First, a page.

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  • Based upon the FDA's response to our concerns regarding the temporary relaxation of labeling laws, together with Gluten-Free Watchdog and other colleagues, we have put together this document to help manufacturers keep people safe.
  • NCA has uncovered an extreme lack of GF food in many food pantries across the US with COVID-19. NCA has been receiving increased requests for GF food assistance. Feeding Gluten-Free is our initiative to help get GF food to people who need it across the US by connecting GF food companies with area food pantries. Please donate today to help us continue to provide GF food to people in need.  DONATE NOW Here are some of the recent connections we have facilitated: We so thankful to work with Garden of Health Food Bank to distribute ANOTHER truckload from Schar to
  • Do you have unanswered general nutrition questions about the gluten-free diet and lifestyle? Our dietitians are happy to answer your general nutrition questions about celiac disease. Please submit questions that are applicable to a general gluten-free audience. We regret that personal clinical questions (medical history, labs, supplements, etc.) cannot be addressed. Time allowing, every effort will be made to answer all submitted questions.  This month's answered questions: Can coffee cause stomach issues? How would I find a dietitian knowledgeable about CD? What is the best gluten-free probiotic to take? Click Here to Ask a Question
  • Q: What is the best gluten-free probiotic to take? I was diagnosed this last February and honestly don’t know how many live bacteria I should be using on a daily basis. Answer A great way to get probiotics naturally is from cultured foods. Foods such as kefir and fermented vegetables are usually a better way of getting probiotics than a supplement as you get a lot more variety of strains of bacteria from these cultured foods. Probiotic supplements usually only contain one or two strains and a few billion colony forming units (CFUs).  In contrast, fermented foods contain many different strains
  • Q: My daughter was diagnosed with celiac disease last May. We removed all gluten from her diet, but would like to see a dietitian to help us. How can we find a dietitian that is knowledgeable about celiac disease? Answer Seeing a dietitian skilled in celiac disease and the gluten-free diet is an integral part of getting started on the gluten-free diet and on track to recovery. A dietitian can help you navigate the many pitfalls of the gluten-free diet, as well as help you develop a nutritionally balanced diet to support good health. Gluten-Free Watchdog Tricia Thompson, who is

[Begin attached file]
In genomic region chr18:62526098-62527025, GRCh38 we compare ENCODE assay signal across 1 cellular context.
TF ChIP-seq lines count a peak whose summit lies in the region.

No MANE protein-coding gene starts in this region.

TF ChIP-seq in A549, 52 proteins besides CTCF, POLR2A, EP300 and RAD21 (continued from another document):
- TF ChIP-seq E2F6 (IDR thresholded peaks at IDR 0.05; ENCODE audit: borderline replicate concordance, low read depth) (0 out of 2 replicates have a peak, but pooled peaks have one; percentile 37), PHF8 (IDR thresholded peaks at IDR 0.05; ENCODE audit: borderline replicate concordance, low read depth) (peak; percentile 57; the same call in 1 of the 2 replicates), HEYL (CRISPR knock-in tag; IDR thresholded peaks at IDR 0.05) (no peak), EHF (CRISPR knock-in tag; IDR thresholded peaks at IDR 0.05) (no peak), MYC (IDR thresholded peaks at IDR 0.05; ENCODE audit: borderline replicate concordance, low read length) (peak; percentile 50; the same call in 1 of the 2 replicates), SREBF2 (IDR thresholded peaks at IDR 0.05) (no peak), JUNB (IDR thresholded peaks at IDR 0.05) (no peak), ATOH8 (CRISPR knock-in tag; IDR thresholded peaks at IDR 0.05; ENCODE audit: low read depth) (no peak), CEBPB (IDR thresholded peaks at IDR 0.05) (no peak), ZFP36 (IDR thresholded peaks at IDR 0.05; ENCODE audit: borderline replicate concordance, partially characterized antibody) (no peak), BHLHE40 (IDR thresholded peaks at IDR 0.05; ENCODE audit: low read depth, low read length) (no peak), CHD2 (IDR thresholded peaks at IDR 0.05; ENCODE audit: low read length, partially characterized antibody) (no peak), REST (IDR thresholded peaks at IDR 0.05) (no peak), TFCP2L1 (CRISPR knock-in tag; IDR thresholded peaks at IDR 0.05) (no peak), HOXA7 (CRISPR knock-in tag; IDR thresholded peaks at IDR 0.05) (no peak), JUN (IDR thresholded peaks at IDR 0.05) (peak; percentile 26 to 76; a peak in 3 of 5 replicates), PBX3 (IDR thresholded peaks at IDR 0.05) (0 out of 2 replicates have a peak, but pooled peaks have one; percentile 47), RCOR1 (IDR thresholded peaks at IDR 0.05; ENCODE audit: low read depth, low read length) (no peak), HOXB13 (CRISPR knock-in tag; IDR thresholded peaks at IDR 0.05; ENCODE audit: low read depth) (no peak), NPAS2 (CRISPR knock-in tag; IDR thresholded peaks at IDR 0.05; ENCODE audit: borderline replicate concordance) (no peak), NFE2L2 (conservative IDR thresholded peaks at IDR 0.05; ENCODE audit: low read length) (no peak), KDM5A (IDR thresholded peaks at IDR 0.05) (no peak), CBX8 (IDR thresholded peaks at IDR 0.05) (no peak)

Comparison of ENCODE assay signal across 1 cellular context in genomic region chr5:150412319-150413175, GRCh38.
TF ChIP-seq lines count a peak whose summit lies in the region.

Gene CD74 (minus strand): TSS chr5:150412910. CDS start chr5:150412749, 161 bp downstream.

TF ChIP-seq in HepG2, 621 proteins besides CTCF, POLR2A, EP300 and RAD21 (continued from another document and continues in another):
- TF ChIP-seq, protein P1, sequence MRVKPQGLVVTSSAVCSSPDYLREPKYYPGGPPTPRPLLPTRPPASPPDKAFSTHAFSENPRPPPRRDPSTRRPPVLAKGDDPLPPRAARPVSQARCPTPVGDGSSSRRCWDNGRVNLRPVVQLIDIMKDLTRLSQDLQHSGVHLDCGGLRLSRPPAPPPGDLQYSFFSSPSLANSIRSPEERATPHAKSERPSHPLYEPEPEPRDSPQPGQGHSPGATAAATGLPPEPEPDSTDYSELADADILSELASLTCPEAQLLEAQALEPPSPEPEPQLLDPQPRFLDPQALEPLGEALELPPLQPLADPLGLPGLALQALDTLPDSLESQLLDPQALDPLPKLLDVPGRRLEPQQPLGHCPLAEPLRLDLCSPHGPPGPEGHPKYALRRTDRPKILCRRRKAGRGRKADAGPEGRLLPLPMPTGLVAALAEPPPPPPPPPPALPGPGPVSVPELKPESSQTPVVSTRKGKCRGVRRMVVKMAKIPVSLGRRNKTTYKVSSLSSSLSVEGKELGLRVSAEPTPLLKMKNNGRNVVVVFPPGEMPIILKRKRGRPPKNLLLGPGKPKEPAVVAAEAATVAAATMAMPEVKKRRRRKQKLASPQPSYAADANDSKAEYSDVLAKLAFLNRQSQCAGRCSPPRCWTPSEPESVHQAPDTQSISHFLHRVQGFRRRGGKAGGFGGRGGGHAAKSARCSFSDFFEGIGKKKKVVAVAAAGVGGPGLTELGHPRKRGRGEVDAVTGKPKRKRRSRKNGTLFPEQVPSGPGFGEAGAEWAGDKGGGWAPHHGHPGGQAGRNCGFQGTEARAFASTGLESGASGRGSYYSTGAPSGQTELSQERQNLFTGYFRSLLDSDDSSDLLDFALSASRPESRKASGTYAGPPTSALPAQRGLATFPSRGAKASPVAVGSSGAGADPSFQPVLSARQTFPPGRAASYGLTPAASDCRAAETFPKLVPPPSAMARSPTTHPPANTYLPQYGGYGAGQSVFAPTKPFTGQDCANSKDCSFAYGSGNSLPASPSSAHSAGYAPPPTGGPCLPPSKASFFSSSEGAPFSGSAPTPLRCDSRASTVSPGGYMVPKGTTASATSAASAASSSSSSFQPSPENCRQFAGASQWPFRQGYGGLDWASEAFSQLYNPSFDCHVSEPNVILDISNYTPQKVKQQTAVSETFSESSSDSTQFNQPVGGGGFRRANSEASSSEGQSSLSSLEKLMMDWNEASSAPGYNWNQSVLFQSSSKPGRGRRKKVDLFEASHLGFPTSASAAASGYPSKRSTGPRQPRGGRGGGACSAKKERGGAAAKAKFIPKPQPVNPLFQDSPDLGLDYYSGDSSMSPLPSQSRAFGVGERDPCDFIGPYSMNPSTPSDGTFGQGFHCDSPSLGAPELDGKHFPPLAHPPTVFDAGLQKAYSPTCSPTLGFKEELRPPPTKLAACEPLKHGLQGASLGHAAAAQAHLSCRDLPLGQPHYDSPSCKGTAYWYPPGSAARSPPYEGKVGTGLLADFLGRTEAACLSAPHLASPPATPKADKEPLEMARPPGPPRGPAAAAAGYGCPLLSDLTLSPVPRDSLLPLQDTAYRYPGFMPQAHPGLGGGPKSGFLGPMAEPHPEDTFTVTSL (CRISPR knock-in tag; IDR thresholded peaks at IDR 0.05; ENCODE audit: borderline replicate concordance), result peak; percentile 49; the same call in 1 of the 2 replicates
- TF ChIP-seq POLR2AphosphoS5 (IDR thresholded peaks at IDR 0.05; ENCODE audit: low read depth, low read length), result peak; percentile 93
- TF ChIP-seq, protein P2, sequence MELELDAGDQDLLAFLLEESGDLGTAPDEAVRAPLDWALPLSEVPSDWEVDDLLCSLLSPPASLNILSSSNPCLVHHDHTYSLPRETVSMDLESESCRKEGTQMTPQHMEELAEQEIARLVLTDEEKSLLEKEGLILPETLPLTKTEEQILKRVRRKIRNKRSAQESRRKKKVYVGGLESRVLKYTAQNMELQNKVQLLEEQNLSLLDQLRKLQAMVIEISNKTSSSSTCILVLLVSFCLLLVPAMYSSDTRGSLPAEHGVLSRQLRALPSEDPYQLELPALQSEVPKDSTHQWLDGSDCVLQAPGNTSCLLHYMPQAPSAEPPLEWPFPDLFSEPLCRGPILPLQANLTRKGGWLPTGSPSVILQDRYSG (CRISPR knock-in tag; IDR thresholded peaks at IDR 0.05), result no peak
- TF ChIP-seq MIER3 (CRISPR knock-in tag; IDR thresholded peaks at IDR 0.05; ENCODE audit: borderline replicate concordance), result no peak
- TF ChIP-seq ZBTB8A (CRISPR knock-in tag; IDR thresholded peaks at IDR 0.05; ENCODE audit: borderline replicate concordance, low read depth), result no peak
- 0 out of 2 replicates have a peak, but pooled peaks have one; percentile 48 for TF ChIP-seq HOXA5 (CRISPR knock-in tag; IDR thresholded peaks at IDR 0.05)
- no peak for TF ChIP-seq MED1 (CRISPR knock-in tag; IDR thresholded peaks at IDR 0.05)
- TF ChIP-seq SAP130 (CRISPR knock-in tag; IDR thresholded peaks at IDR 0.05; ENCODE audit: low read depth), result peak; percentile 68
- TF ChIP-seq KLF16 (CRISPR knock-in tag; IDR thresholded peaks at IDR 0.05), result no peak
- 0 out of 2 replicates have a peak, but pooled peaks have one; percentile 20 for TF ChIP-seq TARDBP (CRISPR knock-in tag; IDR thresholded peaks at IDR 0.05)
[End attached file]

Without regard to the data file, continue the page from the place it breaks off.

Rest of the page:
• Q: Hello! My mother has celiac disease and is strictly on a gluten-free diet, yet she still has some stomach issues. This week I started reading about different people and articles saying that coffee could be causing that, as some coffee's might be cross-contaminated with gluten. Is that true? I can't find any scientific articles to test this theory out, but what I do find is many people online who claim switching over from processed coffee grounds to coffee beans has significantly helped them. I know coffee itself is gluten free but is there any truth to this? Answer Plain,
  • Product Recalls and Alerts Fresh Express Southwest Chopped Kit has been recalled due to undeclared wheat and other allergens. The recalled product was distributed between June 12 and June 18 in the states of Alabama, Delaware, Florida, Georgia, Kentucky, Maryland, North Carolina, South Carolina, Tennessee, Virginia, and West Virginia. Click here for more information.  Captain Rusty's Seafood Dips have been found to contain undeclared allergens including wheat. The recalled Captain Rusty’s Seafood Dips were distributed in South Florida, Sarasota, FL., Tampa, FL. and Lorida, FL. through distributors and retail markets. Click here for more information.  Gourmet Warehouse Ernest Hemingway Feast &
  • Read the latest issue of Impact, the University of Chicago Celiac Disease Center’s newsletter here. This issue features an article on psychosocial care for patients and families, advice from a dietitian on transitioning to college and adulthood and more. Here is an article about a possible link between chemical pollutant exposure and celiac disease in young people.  An article found here discusses the frequency of asymptomatic celiac disease in patients with diabetes.  A study reports that CD is linked to an increased risk of IBD. Sign up here to receive the newsletter from the BIDMC Celiac Center in your email